Joel Thompson Boone--born in St. Clair, Pa., on 29 August 1889--graduated from the Mercersburg, Pa. Academy in 1909, and attended Hehnemann Medical College, Philadelphia, Pa., graduating in 1913. Appointed a lieutenant (junior grade) in the Medical Corps' reserve component in April 1914, Boone underwent instruction at the Portsmouth, N.H. Naval Hospital from July to September 1914 and, then, at the Naval Medical School in Washington, D.C., before transferring to the regular Navy in May 1915.
Next assigned to the Naval Training Station, Norfolk, Va., Boone served there until August 1915 and then was sent to Haiti for duty with the Marine Corps Expeditionary Forces. While in that troubled Caribbean country, Boone saw combat duty with the marines and, for his performance of duty under fire, received a personal commendation from Josephus Daniels, the Secretary of the Navy.
Recalled from Haiti in June 1916, Boone reported on board Wyoming Battleship No. 32, the flagship of the Atlantic Fleet, that September and was serving in her when the United States entered World War I that spring. Detached from that battleship in the summer of 1917, Boone joined the 6th Marines at Quantico, Va., as they prepared for service "beyond the seas."
While serving with that regiment in the vicinity of Vierzey, France, on 19 July 1918, Boone proved that, although the men of the Medical Corps carried neither bayonets nor grenades, they endured the same privations and dangers as the marines whom they served. After concentrated machine gun fire had left heavy casualties among the leathernecks, Boone left the comparative shelter of a ravine and braved both enemy fire and a heavy mist of poison gas to apply dressings and render first aid to the wounded. Exhausting his supplies in the process, Boone then braved more explosive and gas shells to obtain additional dressings and supplies and returned with a motorcycle sidecar load. After exhausting his stock of first-aid supplies again, Boone performed a second resupply run under fire as well. For his actions on this day, Surgeon Boone received the Medal of Honor.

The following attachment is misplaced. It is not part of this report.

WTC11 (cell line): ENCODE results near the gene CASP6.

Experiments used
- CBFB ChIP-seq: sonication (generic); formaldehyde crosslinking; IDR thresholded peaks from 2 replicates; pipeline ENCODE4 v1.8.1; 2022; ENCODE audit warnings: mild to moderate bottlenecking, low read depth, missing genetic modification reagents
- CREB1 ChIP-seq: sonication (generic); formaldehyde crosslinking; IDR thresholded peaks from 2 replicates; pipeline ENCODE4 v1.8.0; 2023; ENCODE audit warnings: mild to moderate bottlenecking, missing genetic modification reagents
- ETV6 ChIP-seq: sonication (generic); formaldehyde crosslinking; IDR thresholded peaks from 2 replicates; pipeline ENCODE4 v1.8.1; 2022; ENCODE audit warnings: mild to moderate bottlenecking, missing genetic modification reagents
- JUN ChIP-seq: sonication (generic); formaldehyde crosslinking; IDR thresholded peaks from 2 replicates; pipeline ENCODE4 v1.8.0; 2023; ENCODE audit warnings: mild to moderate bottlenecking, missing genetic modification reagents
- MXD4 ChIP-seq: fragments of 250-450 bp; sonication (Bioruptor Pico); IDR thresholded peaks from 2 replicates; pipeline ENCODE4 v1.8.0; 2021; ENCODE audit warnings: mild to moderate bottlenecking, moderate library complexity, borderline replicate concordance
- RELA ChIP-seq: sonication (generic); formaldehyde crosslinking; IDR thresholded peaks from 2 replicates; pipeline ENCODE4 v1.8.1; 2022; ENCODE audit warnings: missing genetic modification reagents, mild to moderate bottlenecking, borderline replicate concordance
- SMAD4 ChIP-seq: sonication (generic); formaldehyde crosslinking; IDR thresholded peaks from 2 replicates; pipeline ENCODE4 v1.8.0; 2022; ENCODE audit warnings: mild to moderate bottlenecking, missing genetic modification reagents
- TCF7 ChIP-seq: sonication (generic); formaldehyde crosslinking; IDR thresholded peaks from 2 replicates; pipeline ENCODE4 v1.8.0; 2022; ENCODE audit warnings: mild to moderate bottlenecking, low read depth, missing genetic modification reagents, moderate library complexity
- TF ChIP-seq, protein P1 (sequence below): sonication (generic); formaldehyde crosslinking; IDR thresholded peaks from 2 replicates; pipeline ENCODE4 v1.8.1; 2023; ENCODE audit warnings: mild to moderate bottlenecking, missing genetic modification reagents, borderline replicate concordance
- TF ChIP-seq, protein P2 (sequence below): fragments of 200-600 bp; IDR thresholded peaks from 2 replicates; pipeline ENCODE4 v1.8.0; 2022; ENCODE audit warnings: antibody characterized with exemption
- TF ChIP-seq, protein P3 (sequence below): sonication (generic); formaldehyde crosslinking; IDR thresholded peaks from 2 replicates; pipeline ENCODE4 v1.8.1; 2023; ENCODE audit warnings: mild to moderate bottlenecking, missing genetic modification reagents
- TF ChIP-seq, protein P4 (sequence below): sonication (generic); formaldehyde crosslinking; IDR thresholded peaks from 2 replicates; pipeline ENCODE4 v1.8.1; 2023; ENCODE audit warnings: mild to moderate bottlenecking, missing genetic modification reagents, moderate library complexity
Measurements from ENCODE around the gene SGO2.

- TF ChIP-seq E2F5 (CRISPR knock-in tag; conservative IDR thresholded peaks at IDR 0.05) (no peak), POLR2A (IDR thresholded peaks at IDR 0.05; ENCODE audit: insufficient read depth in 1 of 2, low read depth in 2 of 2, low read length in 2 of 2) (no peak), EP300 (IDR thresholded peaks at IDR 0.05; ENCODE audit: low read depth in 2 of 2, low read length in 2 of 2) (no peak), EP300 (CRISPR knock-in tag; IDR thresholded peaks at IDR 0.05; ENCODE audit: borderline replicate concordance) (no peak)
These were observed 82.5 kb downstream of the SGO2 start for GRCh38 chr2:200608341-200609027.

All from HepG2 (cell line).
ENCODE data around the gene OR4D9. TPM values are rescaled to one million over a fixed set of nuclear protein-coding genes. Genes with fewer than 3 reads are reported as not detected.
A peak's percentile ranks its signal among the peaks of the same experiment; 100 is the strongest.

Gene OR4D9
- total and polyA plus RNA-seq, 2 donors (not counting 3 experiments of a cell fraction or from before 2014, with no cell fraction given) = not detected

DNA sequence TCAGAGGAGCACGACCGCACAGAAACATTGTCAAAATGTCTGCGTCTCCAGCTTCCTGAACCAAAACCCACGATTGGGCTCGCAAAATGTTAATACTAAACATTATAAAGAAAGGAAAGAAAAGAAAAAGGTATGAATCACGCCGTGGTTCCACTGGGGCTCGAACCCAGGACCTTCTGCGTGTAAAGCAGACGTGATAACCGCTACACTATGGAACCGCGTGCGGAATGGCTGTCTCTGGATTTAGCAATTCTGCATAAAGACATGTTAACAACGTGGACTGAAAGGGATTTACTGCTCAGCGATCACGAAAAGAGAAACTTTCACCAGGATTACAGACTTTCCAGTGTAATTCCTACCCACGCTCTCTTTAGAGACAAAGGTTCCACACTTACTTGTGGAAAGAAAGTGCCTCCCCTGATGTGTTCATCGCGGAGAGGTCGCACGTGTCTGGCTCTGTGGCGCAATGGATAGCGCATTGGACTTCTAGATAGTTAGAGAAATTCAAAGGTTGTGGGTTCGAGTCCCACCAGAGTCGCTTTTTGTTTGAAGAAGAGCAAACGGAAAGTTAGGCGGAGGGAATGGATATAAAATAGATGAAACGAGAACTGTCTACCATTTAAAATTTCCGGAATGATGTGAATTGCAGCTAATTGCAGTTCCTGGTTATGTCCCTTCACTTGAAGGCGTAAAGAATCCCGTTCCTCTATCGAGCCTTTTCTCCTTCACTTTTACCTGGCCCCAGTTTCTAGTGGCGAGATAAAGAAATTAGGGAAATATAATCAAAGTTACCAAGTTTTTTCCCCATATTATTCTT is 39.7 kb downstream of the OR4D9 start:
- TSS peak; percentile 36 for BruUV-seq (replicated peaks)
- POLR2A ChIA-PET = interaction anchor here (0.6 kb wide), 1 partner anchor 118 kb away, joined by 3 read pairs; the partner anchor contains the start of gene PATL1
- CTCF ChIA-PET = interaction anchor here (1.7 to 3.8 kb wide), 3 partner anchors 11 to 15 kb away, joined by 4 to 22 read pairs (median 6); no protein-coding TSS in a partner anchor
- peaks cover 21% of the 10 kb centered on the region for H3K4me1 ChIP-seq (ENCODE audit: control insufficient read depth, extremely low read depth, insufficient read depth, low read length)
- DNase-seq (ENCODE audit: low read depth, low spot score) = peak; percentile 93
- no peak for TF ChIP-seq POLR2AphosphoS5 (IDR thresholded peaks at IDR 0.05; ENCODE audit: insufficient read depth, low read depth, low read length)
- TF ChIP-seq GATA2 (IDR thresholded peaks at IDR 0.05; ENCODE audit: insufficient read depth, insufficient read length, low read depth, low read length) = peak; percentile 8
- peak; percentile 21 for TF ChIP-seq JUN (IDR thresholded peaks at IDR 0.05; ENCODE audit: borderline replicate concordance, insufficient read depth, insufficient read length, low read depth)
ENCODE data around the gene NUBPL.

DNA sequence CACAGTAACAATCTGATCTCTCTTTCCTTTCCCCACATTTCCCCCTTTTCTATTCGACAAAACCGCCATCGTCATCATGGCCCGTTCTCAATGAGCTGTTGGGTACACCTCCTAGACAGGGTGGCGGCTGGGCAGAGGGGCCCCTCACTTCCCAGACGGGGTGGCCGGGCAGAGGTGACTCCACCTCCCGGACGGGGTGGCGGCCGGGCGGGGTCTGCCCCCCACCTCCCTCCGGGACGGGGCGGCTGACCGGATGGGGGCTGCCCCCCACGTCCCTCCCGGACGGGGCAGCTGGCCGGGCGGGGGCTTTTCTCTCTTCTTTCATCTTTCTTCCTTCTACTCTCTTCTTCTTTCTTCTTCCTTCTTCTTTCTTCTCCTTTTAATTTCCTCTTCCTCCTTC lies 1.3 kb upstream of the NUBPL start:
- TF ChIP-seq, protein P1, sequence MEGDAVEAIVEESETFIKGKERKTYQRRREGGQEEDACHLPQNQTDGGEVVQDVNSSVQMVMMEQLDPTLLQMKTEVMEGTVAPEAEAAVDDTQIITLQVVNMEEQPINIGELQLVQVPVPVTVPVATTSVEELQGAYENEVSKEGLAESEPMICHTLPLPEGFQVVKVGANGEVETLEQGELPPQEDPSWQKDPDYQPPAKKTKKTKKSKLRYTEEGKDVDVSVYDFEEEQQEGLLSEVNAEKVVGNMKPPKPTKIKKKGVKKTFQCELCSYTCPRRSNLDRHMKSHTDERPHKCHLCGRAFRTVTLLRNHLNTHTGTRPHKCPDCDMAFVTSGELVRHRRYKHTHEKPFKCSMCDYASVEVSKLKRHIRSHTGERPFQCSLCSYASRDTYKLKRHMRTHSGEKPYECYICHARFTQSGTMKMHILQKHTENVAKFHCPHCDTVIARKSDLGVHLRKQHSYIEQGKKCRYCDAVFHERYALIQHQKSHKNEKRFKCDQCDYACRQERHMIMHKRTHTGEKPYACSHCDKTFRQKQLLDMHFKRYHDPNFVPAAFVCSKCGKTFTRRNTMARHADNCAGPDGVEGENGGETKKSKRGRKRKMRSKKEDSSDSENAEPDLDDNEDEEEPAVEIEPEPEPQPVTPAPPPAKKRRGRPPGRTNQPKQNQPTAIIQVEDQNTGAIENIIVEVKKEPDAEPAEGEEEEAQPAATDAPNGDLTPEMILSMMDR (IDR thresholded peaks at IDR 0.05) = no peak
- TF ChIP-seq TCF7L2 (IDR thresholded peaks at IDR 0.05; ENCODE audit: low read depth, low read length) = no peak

First serving as Battalion and Regimental Surgeon with the 6th Marines, Boone later served as Assistant Division Surgeon with the 2d Army Division, American Expeditionary Forces, participating in the 6th Marines' operations in battle south of Verdun, in the Aisne-Marne campaign, at St. Mihiel, Champagne, and in the Meuse-Argonne. After the armistice on 11 November 1918, Boone accompanied the Army of Occupation as it took control of the Rhine bridgeheads.
Following his return from Europe to the United States in February 1919, Boone served in Washington, first in the Bureau of Medicine and Surgery and then as the Director of the Bureau of Naval Affairs, American Red Cross, from March 1919 unti1 May 1922, after which time he reported for duty as medical officer on board the presidential yacht Mayflower . For the next seven years, Boone served as presidential physician, attending to Presidents Warren G. Harding and Calvin Coolidge. Then, between March 1929 and April 1933, he served as Physician to the White House during the presidency of Herbert Hoover. During his assignment, Boone served in the temporary rank of captain with the enactment of a congressional statute that pertained to the legal establishment of that office.